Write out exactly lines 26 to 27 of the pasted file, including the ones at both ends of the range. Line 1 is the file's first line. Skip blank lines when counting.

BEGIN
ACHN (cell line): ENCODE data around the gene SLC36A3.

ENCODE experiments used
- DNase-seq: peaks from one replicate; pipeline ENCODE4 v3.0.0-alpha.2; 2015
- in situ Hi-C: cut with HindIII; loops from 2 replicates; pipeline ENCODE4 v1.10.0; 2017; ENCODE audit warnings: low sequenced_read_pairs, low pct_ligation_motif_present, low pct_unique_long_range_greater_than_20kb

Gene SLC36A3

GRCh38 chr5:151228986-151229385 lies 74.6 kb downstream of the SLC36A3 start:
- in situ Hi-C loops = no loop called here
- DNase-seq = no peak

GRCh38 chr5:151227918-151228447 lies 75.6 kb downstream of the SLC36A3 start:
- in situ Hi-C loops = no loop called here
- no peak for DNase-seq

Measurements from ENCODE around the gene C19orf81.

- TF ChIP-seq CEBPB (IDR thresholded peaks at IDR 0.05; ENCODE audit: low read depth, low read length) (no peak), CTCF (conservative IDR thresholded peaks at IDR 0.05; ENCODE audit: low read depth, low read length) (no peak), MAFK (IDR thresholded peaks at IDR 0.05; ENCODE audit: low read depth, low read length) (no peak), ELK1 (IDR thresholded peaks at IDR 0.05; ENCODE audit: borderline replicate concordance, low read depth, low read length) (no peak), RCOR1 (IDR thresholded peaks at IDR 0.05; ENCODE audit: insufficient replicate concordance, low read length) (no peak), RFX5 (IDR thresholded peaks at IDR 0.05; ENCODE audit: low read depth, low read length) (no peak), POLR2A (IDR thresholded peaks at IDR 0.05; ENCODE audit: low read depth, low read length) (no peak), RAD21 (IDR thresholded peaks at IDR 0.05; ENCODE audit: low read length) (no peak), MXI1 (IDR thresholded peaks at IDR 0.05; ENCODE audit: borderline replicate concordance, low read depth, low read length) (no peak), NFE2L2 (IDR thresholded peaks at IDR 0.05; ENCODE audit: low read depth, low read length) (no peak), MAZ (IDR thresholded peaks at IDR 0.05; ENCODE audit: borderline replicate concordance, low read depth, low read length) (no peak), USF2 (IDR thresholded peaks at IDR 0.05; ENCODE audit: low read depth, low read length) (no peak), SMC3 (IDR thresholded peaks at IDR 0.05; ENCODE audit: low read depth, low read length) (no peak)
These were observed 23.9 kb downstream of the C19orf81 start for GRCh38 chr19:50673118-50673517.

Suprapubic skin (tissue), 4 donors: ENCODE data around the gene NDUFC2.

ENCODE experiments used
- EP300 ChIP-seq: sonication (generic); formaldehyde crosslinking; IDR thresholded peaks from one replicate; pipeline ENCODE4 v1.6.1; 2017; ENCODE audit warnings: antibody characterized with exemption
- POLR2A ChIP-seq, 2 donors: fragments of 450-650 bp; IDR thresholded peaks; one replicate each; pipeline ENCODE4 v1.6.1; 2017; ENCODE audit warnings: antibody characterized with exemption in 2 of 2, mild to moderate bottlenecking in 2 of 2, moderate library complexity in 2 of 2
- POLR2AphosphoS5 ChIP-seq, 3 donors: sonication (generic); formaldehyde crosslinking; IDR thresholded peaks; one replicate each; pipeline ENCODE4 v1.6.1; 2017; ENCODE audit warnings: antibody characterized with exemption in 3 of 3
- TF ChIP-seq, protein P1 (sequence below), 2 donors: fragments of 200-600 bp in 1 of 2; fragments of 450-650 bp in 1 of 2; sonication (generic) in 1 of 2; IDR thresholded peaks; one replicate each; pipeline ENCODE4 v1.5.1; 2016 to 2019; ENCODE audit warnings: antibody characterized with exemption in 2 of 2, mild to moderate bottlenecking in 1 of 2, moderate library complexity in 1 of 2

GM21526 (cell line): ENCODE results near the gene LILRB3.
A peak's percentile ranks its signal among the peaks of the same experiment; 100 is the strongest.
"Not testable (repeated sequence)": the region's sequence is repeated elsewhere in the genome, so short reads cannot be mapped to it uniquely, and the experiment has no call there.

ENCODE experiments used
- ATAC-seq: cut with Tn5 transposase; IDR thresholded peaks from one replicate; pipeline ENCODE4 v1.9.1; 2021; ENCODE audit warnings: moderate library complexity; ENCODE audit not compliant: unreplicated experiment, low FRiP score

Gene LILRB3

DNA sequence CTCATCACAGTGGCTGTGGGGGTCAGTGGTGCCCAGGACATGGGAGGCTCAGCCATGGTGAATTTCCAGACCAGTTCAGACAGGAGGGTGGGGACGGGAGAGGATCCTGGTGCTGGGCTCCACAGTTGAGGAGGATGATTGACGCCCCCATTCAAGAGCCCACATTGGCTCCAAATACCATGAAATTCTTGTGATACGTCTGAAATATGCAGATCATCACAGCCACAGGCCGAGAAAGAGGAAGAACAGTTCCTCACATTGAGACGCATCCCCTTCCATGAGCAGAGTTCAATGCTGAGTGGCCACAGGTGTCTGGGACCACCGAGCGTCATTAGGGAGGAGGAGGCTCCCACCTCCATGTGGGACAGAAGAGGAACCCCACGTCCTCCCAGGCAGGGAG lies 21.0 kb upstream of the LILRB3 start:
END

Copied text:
Gene LILRB3

DNA sequence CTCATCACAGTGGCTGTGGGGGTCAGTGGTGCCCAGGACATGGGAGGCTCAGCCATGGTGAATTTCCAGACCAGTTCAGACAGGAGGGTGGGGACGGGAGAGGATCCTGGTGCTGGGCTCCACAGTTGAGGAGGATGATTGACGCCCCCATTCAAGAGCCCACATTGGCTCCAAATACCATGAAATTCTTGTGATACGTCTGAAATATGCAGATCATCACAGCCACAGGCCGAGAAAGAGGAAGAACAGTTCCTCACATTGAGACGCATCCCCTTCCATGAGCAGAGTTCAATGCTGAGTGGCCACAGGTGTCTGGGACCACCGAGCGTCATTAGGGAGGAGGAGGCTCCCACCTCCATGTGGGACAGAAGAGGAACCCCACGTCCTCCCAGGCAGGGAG lies 21.0 kb upstream of the LILRB3 start: